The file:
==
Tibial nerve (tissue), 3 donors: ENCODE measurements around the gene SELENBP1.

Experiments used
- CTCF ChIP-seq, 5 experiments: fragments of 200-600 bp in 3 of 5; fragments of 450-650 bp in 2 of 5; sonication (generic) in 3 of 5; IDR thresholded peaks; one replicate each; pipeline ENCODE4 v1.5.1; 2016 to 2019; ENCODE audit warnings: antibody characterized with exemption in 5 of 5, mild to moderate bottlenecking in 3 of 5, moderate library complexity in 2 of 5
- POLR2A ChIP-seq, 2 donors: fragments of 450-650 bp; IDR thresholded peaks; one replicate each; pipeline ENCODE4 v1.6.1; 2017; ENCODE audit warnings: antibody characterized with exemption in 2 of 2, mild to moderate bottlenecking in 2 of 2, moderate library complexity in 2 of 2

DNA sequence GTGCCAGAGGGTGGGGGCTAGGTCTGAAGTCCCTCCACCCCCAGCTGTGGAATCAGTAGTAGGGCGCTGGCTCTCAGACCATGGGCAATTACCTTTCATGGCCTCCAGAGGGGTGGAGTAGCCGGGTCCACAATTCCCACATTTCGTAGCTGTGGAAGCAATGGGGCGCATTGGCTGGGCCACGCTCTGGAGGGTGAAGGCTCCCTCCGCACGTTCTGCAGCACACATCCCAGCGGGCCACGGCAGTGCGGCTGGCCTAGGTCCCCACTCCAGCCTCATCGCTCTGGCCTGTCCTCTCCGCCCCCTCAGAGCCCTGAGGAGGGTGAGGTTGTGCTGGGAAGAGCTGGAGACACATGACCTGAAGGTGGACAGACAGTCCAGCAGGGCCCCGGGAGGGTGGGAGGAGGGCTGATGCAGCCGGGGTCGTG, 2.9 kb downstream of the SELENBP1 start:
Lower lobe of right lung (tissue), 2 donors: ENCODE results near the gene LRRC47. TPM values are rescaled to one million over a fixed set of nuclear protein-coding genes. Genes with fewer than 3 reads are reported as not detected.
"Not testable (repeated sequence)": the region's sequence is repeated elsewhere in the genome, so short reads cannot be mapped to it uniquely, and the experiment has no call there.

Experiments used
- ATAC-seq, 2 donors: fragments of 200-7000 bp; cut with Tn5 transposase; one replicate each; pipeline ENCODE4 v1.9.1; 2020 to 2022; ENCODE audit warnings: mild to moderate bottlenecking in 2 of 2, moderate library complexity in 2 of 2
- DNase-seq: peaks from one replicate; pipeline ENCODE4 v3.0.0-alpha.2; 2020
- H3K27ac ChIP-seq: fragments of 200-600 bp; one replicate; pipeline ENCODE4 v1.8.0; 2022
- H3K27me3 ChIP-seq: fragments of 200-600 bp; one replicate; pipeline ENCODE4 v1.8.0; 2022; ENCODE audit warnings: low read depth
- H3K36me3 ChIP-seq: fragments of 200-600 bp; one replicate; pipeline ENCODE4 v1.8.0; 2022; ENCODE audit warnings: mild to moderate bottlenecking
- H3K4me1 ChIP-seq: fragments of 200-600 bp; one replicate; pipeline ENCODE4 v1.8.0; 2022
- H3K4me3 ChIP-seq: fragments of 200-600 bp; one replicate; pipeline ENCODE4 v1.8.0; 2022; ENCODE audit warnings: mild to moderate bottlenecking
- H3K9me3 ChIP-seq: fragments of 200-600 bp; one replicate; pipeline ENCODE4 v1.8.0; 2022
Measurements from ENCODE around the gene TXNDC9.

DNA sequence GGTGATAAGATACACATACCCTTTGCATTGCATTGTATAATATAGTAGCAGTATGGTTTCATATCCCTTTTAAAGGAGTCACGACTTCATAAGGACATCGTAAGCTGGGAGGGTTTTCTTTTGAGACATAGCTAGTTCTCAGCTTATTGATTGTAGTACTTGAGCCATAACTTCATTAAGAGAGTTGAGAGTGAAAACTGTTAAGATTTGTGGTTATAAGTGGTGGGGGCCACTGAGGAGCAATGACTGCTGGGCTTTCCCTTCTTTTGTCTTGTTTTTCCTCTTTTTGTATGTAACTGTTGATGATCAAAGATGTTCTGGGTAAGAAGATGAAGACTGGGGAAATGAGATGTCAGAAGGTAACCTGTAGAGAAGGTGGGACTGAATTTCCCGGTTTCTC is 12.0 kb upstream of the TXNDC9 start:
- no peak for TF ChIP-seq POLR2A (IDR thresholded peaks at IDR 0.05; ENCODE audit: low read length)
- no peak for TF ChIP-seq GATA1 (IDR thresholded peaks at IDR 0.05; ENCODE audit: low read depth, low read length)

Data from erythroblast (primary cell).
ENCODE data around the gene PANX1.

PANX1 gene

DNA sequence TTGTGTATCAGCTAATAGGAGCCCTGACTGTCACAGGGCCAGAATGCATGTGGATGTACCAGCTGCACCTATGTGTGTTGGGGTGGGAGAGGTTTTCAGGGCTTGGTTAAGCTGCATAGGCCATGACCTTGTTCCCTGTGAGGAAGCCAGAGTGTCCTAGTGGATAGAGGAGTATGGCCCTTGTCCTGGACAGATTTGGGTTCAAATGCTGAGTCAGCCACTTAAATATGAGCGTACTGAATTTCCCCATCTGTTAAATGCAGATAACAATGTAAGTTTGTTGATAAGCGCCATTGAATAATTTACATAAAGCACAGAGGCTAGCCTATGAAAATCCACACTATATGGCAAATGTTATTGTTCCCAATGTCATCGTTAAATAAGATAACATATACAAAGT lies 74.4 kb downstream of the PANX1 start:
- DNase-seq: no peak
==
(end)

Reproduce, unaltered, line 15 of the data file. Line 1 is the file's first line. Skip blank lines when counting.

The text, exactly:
- H3K4me3 ChIP-seq: fragments of 200-600 bp; one replicate; pipeline ENCODE4 v1.8.0; 2022; ENCODE audit warnings: mild to moderate bottlenecking